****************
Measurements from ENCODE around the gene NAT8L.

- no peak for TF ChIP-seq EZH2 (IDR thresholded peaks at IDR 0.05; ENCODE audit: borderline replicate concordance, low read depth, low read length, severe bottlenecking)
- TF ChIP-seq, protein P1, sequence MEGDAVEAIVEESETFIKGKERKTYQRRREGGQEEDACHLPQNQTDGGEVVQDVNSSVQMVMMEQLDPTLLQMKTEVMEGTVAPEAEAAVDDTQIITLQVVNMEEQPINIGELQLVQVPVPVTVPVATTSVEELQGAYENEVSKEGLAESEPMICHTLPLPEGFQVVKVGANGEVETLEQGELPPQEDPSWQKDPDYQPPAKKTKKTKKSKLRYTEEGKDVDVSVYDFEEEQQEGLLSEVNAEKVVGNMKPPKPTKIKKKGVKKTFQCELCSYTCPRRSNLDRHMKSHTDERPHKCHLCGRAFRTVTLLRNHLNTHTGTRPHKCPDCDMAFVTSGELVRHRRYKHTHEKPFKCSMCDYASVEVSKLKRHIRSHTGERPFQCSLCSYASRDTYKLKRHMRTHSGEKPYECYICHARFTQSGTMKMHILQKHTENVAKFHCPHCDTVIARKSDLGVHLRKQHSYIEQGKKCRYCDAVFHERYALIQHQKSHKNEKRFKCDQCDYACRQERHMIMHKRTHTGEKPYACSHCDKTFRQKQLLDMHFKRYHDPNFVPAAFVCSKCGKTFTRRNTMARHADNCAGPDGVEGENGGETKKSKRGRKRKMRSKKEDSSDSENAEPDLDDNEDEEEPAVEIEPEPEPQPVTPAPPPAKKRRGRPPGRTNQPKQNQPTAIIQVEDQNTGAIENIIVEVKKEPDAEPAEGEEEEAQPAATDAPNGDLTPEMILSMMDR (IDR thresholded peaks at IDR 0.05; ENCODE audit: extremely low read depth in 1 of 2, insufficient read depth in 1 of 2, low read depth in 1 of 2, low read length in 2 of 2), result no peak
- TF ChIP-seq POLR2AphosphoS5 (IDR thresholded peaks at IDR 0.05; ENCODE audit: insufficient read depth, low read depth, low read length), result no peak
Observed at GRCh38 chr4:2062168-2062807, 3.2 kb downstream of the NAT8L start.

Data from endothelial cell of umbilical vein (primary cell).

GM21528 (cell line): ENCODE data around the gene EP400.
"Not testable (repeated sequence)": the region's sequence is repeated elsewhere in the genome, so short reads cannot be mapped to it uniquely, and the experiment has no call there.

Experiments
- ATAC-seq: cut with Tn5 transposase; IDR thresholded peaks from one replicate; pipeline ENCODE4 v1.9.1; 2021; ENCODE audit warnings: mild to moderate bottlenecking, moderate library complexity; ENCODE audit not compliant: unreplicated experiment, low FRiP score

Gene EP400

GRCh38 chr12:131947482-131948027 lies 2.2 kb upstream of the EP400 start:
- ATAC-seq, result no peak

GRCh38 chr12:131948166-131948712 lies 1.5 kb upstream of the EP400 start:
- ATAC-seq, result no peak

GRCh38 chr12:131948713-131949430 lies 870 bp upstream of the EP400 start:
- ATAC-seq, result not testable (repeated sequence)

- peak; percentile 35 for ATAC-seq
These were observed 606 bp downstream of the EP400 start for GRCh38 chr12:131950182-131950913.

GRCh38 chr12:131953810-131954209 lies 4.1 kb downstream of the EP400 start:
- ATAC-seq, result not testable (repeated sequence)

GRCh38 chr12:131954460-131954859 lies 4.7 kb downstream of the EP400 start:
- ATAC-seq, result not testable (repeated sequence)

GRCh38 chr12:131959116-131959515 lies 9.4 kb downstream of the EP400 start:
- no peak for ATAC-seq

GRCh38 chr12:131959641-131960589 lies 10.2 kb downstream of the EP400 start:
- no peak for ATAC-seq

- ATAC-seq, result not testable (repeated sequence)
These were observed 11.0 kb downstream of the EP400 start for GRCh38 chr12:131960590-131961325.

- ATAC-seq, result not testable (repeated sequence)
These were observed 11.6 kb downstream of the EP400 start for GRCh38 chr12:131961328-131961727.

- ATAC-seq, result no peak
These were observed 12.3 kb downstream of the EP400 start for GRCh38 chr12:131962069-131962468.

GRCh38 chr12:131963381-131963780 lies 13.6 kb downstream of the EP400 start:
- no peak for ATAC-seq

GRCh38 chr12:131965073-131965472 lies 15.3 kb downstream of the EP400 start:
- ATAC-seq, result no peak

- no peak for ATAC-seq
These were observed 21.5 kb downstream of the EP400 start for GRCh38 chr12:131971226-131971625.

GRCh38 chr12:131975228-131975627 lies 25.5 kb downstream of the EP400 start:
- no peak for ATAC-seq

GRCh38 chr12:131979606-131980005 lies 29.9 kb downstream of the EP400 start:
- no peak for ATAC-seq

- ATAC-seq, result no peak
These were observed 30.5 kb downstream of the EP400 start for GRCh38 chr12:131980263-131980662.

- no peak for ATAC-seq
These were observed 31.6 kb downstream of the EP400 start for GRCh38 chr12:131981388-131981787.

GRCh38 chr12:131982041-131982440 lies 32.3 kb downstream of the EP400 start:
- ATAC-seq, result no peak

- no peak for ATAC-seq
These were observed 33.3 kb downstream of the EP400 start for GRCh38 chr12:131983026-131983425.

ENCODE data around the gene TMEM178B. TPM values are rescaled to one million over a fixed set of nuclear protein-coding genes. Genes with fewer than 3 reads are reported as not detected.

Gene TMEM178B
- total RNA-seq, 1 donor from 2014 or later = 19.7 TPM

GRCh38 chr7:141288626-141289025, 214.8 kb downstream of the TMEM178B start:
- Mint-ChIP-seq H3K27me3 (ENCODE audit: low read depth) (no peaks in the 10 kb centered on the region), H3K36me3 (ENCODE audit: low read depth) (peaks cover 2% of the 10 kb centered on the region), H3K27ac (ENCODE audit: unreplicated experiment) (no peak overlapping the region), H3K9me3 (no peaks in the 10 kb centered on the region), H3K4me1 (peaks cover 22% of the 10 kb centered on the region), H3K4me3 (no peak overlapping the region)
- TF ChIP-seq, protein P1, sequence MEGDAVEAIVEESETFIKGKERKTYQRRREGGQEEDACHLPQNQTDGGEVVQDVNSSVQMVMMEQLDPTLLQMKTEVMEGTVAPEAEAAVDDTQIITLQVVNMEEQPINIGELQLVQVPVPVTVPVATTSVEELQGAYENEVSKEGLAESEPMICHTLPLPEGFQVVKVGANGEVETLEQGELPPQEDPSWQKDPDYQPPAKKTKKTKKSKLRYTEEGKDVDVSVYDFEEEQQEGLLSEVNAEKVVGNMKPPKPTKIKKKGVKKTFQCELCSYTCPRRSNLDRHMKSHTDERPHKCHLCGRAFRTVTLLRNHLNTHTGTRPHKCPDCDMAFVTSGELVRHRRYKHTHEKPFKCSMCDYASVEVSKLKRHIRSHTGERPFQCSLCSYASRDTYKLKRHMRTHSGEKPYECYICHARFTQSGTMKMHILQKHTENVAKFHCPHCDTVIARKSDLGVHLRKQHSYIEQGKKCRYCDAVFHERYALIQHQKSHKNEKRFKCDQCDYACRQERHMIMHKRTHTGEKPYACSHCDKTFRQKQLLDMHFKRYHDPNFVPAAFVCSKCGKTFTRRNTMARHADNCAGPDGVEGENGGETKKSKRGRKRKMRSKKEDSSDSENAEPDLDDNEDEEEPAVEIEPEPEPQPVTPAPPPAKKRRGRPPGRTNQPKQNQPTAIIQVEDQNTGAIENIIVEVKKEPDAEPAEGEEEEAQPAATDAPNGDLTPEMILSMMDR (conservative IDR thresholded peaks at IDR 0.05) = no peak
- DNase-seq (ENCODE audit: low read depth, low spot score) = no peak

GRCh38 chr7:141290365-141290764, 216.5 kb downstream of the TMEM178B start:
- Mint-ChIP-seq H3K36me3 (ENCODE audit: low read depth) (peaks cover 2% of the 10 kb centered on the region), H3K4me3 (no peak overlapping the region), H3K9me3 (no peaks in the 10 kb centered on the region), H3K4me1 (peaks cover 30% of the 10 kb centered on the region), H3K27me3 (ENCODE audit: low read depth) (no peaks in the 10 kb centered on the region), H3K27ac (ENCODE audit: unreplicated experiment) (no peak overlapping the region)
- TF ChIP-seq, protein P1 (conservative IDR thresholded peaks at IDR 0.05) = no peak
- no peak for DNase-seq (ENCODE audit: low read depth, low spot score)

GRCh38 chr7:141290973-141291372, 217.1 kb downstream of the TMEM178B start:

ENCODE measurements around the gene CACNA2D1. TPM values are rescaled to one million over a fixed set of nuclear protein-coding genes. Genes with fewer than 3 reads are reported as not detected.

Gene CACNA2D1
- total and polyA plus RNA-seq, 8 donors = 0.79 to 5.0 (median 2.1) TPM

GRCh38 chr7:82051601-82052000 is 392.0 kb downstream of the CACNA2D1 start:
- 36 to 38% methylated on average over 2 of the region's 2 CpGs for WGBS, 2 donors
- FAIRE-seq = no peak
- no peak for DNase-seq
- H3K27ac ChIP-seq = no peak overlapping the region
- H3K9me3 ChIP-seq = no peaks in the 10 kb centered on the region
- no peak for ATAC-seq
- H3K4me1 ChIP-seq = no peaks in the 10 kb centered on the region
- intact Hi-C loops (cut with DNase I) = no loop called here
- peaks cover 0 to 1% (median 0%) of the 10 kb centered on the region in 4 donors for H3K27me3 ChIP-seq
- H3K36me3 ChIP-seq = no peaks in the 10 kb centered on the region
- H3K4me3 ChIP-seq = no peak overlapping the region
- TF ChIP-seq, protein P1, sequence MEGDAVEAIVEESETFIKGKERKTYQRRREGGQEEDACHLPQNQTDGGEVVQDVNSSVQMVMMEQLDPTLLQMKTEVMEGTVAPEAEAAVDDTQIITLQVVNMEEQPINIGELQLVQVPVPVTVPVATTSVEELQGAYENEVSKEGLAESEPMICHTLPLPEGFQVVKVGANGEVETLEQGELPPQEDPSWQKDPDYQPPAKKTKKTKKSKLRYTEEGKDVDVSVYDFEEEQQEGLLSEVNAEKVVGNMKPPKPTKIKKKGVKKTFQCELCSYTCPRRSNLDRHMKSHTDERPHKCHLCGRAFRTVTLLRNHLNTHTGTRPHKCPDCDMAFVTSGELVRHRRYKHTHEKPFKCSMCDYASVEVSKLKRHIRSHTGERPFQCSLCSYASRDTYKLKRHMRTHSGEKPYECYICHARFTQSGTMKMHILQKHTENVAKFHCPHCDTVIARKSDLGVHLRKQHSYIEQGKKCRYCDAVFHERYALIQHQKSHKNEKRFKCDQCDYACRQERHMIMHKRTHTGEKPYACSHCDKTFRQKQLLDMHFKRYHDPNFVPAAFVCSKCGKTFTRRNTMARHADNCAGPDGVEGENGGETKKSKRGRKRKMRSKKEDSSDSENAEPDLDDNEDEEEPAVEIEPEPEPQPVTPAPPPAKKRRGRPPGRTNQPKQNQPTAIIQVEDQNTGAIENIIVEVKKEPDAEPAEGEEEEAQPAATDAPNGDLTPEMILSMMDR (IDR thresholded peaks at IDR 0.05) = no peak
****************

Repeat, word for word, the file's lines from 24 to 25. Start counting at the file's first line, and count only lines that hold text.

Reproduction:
GRCh38 chr12:131959116-131959515 lies 9.4 kb downstream of the EP400 start:
- no peak for ATAC-seq